In an effort to drive innovative thinking in my engineering team I have had them read "The Innovators Dilemma" by Clayton M. Christensen. One of the key concepts in the book is how Value Network’s prevent otherwise successful companies from initiating or responding to Disruptive Innovation.
Though this term is overloaded, Christensen defines a Value Network as:
"The collection of upstream suppliers, downstream channels to market, and ancillary providers that support a common business model within an industry. When would-be disruptors enter into existing value networks, they must adapt their business models to conform to the value network and therefore fail that disruption because they become co-opted."
Value Networks are inherently self-reinforcing and cause often-catastrophic organizational inertia. Counter-intuitively, the more successful an organization is (in the traditional sense anyway), the more valuable the network is, and the greater the inertial effect that network has on the organization’s ability to innovate. Being in a Value Network seems to amount to signing up for collective-blinker-wearing in the name of short- to mid-term success. Not only do the members of the network not want disruptive innovation, they also don’t seem to see it coming; and when they do, they are often powerless to do anything about it because of the need to maintain short- to mid-term revenue.
"The Innovators Dilemma" was first published in 1997, making it a relatively old book, and its position as the state of the art in Innovation Management has been usurped by "The Lean Startup" and its ilk, but most of the ideas contained within are still highly relevant. I am routinely amazed, and not in a good way, by how few professionals, in either explicit or tacit Innovation Management roles, have read this book, or are even aware of the principles it expounds, despite how accurate they have been shown to be. This book should be required reading for everyone involved in Innovation Management, which is just about everyone involved in commercial software development in my opinion.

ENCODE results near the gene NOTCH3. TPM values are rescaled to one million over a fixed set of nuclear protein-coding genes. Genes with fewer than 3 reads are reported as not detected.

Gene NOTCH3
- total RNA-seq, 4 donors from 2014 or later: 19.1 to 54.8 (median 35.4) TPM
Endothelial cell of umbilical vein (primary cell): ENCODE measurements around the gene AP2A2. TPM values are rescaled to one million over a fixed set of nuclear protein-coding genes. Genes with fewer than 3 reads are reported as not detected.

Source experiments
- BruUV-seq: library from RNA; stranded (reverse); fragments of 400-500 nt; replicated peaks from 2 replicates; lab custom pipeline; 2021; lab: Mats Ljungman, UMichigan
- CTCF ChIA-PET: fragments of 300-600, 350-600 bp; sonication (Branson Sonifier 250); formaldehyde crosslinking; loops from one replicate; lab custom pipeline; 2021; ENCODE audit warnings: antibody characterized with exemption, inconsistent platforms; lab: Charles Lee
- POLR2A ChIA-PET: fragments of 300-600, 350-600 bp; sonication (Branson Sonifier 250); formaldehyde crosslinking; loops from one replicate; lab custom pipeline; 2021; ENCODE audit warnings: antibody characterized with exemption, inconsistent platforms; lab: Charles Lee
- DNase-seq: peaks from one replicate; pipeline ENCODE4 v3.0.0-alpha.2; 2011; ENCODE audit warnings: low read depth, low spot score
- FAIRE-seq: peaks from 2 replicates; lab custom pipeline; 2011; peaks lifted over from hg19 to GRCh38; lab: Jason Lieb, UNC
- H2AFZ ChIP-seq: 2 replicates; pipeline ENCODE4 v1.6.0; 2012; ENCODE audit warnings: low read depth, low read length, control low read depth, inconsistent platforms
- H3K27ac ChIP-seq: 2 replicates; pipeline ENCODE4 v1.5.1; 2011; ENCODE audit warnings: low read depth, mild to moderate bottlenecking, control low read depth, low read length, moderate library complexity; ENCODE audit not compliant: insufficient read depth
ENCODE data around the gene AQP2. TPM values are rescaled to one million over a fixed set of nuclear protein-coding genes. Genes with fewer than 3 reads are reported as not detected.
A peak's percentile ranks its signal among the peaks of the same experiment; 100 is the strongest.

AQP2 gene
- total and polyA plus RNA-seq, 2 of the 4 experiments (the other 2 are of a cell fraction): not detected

I have found that the notion of inertia-causing value networks is applicable to more than just organizations; it is also a very useful metaphor for planning one’s career as a software professional. As a software engineer one develops one’s own Knowledge Value Network simply by using languages, tools, platforms and technologies on a day-to-day basis.
Microsoft SharePoint is a very good case in point; a SharePoint Developer is not just a .Net Developer with some SharePoint knowledge; SharePoint has enough breadth and depth that it is a domain in its own right, and becoming expert in all its APIs, services, models, schemas, languages (CAML anyone?), and other technical concepts, is at least a fulltime job and maybe two. One could have spent the last decade just doing SharePoint development, making lots of money and getting ahead in the world of software development, and never have heard of Hadoop, Node.js, Scala, or even other Microsoft technologies like ASP.NET MVC.
So what happens when SharePoint's star starts to burn through the heavier elements? When does one become aware of the fact that one’s future success is no longer assured by being a SharePoint expert? Probably too late in one’s career to do anything about it, spending one’s technical twilight years doing legacy SharePoint application support. Old software does not die; it simply becomes covered under different clauses in the support policy.